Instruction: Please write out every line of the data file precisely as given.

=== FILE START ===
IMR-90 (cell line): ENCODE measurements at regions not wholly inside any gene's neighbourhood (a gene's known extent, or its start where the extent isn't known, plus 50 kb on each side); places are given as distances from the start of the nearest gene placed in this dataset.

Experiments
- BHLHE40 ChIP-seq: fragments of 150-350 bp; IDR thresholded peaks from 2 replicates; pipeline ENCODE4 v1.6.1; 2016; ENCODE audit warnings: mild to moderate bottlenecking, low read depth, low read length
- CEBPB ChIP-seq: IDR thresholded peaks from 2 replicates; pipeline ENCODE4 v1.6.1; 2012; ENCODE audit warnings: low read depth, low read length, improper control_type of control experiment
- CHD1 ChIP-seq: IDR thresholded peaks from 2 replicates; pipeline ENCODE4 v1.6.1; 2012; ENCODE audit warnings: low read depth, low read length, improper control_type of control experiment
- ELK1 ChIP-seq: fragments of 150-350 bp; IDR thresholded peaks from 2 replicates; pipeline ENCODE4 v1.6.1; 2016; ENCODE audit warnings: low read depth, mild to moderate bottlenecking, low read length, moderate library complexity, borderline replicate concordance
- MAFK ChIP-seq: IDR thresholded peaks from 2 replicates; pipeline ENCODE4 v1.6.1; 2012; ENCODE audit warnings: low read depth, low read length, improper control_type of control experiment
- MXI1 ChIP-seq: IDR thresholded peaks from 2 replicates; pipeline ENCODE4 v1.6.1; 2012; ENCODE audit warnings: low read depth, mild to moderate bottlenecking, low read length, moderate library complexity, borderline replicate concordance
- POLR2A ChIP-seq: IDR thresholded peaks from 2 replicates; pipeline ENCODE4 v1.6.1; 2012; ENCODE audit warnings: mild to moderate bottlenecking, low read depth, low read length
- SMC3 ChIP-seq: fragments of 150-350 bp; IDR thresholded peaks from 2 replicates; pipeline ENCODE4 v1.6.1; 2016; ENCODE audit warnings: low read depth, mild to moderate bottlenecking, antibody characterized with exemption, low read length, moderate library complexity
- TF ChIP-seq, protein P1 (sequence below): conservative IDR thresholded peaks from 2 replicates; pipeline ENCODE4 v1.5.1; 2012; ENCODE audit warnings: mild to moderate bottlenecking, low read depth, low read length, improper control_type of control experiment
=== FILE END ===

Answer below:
IMR-90 (cell line): ENCODE measurements at regions not wholly inside any gene's neighbourhood (a gene's known extent, or its start where the extent isn't known, plus 50 kb on each side); places are given as distances from the start of the nearest gene placed in this dataset.

Experiments
- BHLHE40 ChIP-seq: fragments of 150-350 bp; IDR thresholded peaks from 2 replicates; pipeline ENCODE4 v1.6.1; 2016; ENCODE audit warnings: mild to moderate bottlenecking, low read depth, low read length
- CEBPB ChIP-seq: IDR thresholded peaks from 2 replicates; pipeline ENCODE4 v1.6.1; 2012; ENCODE audit warnings: low read depth, low read length, improper control_type of control experiment
- CHD1 ChIP-seq: IDR thresholded peaks from 2 replicates; pipeline ENCODE4 v1.6.1; 2012; ENCODE audit warnings: low read depth, low read length, improper control_type of control experiment
- ELK1 ChIP-seq: fragments of 150-350 bp; IDR thresholded peaks from 2 replicates; pipeline ENCODE4 v1.6.1; 2016; ENCODE audit warnings: low read depth, mild to moderate bottlenecking, low read length, moderate library complexity, borderline replicate concordance
- MAFK ChIP-seq: IDR thresholded peaks from 2 replicates; pipeline ENCODE4 v1.6.1; 2012; ENCODE audit warnings: low read depth, low read length, improper control_type of control experiment
- MXI1 ChIP-seq: IDR thresholded peaks from 2 replicates; pipeline ENCODE4 v1.6.1; 2012; ENCODE audit warnings: low read depth, mild to moderate bottlenecking, low read length, moderate library complexity, borderline replicate concordance
- POLR2A ChIP-seq: IDR thresholded peaks from 2 replicates; pipeline ENCODE4 v1.6.1; 2012; ENCODE audit warnings: mild to moderate bottlenecking, low read depth, low read length
- SMC3 ChIP-seq: fragments of 150-350 bp; IDR thresholded peaks from 2 replicates; pipeline ENCODE4 v1.6.1; 2016; ENCODE audit warnings: low read depth, mild to moderate bottlenecking, antibody characterized with exemption, low read length, moderate library complexity
- TF ChIP-seq, protein P1 (sequence below): conservative IDR thresholded peaks from 2 replicates; pipeline ENCODE4 v1.5.1; 2012; ENCODE audit warnings: mild to moderate bottlenecking, low read depth, low read length, improper control_type of control experiment